Most in Missouri now believe that Missouri will be in the East with Arkansas as their cross divisional rival. This is fine with Mizzou as 1/2 of their conference games would be against schools from boarder states: Kentucky, Tennessee, Vanderbilt, and Arkansas. Florida and Georgia are far, but so is Texas, Texas Tech, and Baylor, or for that matter, Texas A&M.
The Pac-10 is playing nine conference games per season. Ditto the Big 12 this year. The Big Ten will do the same beginning in 2017. And according to this report, the post-expansion ACC will likely be a nine-game league, too. (Virginia Tech AD Jim Weaver would actually like to see a 10-game in-conference schedule.)
If the Big 12 sticks with a nine-game plan, that would leave four of the current six BCS conferences with nine-game conference schedules, one — the Big East — on life support, and the SEC all by its lonesome with an eight-game schedule. So would the SEC stand pat?
League coaches would campaign for the status quo. When the league went from six to seven to eight SEC games per year, coaches moaned. When the SEC Championship Game was added, coaches moaned. In a league as tough as the SEC — they claimed — no one could win a national title when having to play so many conference rivals.
We know now that that was faulty thinking. The SEC has won more titles post-expansion than it had in the 20 years prior to expansion (and the championship game and the eight-game schedule).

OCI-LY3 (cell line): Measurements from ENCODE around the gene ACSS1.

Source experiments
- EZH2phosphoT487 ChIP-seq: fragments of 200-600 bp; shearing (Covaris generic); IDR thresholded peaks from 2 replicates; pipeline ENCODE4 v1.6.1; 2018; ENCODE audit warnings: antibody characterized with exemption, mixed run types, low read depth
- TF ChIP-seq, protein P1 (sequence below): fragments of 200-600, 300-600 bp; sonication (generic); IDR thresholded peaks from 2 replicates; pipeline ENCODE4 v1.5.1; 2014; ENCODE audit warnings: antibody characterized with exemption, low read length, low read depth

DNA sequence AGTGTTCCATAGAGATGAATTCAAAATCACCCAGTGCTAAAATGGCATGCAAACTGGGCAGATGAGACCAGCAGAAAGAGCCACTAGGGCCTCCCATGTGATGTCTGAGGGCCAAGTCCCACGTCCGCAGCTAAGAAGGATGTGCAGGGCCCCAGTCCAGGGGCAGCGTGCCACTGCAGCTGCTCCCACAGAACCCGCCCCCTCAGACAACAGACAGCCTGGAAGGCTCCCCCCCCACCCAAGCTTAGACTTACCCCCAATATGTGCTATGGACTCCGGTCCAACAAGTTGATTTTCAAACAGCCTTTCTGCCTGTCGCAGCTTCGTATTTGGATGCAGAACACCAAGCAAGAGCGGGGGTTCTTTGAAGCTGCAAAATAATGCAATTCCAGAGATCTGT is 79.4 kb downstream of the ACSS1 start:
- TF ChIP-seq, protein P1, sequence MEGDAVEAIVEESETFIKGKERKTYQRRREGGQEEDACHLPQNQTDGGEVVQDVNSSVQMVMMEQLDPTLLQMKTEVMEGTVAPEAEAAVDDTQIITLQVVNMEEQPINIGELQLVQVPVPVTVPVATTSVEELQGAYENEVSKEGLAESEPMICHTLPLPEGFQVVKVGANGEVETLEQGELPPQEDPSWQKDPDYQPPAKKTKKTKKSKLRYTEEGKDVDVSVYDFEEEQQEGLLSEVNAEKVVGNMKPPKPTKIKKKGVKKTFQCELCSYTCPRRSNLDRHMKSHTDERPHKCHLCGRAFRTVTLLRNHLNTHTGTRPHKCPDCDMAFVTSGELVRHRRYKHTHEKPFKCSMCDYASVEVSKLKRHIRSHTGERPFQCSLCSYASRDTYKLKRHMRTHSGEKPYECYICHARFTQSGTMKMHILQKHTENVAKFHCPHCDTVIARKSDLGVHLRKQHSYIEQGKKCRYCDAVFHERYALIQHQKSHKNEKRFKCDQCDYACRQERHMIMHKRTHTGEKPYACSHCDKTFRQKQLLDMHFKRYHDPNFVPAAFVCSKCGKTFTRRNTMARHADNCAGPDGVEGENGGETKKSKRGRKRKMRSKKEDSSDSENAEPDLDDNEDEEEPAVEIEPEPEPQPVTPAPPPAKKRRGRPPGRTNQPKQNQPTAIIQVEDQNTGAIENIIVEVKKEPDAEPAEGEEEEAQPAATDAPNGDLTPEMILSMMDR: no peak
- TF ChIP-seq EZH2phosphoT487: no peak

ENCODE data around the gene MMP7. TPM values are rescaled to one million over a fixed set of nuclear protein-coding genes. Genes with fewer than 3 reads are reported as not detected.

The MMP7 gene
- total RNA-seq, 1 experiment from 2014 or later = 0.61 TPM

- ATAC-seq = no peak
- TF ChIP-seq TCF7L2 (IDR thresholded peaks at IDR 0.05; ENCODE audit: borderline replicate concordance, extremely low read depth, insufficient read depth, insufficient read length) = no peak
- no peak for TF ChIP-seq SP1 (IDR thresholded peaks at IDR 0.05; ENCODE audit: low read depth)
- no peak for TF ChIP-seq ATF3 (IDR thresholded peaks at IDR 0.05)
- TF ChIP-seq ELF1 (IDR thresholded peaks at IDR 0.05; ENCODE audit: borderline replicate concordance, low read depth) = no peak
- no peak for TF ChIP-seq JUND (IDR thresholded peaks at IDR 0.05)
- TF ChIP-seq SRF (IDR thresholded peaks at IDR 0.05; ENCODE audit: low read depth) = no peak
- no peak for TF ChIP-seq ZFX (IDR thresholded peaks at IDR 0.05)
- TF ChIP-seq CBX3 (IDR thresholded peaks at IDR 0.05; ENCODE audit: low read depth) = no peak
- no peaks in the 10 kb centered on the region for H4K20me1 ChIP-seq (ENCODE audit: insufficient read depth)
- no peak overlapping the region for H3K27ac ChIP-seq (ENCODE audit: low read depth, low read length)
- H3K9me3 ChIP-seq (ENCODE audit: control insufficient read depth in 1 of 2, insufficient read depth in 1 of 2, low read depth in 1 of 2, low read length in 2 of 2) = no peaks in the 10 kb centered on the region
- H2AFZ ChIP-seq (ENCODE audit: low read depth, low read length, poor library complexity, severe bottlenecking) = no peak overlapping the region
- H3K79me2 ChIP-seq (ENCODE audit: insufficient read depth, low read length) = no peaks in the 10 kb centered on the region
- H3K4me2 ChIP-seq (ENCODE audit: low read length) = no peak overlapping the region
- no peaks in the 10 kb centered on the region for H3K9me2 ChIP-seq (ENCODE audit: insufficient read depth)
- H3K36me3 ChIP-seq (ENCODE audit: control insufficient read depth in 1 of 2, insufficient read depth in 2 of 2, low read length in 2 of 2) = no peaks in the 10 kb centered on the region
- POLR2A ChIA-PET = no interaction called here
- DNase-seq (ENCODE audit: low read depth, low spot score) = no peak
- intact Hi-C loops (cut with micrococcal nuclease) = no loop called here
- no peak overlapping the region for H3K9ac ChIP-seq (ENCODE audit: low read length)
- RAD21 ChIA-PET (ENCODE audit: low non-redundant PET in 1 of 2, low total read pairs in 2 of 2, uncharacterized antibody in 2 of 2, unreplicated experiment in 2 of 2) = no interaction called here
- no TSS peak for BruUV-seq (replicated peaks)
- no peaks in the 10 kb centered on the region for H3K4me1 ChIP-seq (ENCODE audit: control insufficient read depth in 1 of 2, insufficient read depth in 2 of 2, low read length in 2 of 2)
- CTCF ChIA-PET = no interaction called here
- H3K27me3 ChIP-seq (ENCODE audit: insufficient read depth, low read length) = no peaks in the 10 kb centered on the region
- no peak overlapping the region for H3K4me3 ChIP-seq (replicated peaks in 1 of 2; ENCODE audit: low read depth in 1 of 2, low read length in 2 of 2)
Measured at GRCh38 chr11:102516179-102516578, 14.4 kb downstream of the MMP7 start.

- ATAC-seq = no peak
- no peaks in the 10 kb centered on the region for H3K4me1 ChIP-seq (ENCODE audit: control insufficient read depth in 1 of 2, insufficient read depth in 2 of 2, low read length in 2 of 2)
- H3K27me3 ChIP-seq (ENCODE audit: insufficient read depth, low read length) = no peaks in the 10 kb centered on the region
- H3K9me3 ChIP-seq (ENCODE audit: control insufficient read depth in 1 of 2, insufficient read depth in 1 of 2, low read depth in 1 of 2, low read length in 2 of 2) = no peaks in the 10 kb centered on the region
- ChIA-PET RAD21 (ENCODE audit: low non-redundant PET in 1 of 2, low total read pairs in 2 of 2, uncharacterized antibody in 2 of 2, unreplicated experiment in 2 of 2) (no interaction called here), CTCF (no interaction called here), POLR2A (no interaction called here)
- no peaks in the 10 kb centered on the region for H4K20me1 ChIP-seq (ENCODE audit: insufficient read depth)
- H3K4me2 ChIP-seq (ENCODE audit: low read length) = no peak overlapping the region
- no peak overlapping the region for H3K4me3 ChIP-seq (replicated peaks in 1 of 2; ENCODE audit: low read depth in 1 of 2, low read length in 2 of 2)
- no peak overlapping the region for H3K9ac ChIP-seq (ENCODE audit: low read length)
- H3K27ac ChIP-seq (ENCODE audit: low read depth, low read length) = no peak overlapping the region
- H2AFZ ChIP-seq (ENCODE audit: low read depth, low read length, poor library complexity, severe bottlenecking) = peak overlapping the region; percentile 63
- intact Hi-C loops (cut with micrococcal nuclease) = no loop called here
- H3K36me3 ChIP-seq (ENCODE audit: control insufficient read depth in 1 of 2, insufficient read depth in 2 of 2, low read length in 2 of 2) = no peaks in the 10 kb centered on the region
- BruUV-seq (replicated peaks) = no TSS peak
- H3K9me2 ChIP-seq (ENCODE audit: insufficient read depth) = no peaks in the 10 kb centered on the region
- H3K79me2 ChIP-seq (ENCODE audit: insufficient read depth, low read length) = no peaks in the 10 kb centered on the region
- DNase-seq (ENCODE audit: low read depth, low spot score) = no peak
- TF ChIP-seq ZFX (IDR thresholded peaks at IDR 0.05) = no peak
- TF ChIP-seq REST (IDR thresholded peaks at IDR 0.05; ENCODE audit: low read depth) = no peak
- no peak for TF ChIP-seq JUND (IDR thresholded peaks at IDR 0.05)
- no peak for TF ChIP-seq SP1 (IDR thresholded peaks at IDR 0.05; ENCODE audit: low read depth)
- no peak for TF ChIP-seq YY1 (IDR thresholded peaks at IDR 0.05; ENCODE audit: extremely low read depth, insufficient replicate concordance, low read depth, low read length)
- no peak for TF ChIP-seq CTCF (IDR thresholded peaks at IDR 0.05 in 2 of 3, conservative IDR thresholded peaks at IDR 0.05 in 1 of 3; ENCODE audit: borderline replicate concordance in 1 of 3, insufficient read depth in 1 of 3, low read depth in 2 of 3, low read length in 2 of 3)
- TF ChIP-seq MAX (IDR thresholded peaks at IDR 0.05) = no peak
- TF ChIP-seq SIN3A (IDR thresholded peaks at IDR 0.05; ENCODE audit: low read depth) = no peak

The SEC has been given the benefit of the doubt by pollsters time and again because of its perceived mini-NFL toughness. Florida was pushed into the BCS title game over Michigan at the end of the 2006 season. LSU landed in the BCS title game with two losses in 2007.
If history is a guide, a nine-game schedule would be unlikely to hurt the SEC in its pursuit of national crowns. And it may save one of the league’s biggest rivalries as well.
If Missouri eventually joins the SEC, it’s believed by most that Auburn will shift from the West Division to the East Division. AU president Jay Gogue has even okay’d just a move publicly.
If moved, the Tigers would then become the permanent protected rival of Alabama. Currently, Alabama’s protected rival is Tennessee. If Auburn moves and an eight-game schedule is kept, the Third Saturday in October game could lose its annual slot on the schedule.
Alabama and Tennessee are one-two on the SEC’s all-time standings board. They have won more league crowns than any other programs (Tide 22, Vols 13). For a league located in a region that takes its history and traditions just a shade more than seriously, it’s hard to imagine the SEC allowing a classic rivalry like Alabama-Tennessee to go by the wayside.
Especially if the solution is a nine-game league schedule. A nine-game league schedule that every other major conference might wind up using.